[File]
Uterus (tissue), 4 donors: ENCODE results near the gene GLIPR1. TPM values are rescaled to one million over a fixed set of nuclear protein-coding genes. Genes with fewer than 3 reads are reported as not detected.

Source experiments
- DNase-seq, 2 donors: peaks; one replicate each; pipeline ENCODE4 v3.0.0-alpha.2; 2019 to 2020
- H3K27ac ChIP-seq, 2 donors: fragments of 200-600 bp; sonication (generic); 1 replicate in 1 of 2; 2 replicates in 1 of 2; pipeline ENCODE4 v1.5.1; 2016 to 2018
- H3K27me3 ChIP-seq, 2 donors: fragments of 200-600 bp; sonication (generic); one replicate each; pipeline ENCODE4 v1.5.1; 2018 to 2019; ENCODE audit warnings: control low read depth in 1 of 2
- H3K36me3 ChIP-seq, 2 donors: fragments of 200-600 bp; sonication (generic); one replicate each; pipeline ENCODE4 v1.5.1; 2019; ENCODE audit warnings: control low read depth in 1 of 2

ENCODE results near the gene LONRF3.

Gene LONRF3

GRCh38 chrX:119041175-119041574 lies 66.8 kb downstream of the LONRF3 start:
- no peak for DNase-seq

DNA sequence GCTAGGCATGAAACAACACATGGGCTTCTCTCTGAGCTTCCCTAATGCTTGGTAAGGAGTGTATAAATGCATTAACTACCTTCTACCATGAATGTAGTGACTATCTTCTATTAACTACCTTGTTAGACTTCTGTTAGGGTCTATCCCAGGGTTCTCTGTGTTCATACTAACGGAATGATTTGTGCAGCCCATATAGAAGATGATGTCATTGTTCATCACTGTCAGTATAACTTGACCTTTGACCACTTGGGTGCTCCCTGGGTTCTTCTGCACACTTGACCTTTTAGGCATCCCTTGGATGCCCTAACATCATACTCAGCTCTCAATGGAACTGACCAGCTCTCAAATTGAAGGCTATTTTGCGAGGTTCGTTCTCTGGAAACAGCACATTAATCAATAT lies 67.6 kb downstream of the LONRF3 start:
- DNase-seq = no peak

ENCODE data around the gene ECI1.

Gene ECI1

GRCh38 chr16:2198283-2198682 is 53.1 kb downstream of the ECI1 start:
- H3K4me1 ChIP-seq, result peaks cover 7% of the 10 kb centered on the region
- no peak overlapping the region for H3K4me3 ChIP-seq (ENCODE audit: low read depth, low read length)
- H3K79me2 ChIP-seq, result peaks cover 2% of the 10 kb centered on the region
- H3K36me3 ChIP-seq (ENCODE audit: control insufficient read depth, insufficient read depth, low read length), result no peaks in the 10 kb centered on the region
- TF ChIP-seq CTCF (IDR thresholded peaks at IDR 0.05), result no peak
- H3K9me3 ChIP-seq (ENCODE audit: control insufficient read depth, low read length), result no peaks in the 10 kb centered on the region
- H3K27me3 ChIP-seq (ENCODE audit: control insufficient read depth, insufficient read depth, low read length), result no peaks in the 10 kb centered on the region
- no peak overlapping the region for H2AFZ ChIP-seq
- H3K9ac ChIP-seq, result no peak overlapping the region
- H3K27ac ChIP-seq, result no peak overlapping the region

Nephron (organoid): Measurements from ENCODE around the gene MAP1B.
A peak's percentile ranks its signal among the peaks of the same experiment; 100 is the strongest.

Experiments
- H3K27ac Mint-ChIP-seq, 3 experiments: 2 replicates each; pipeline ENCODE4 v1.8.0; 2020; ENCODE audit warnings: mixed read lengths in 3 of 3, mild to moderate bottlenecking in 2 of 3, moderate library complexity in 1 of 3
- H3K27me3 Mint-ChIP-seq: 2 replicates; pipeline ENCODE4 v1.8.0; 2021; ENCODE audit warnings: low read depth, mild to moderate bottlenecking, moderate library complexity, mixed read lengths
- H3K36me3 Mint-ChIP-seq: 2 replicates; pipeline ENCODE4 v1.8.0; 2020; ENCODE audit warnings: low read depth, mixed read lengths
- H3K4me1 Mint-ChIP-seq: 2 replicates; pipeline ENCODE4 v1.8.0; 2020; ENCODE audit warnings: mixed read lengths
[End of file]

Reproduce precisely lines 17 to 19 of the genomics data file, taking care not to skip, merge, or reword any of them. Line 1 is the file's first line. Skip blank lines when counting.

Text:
- no peak overlapping the region for H3K4me3 ChIP-seq (ENCODE audit: low read depth, low read length)
- H3K79me2 ChIP-seq, result peaks cover 2% of the 10 kb centered on the region
- H3K36me3 ChIP-seq (ENCODE audit: control insufficient read depth, insufficient read depth, low read length), result no peaks in the 10 kb centered on the region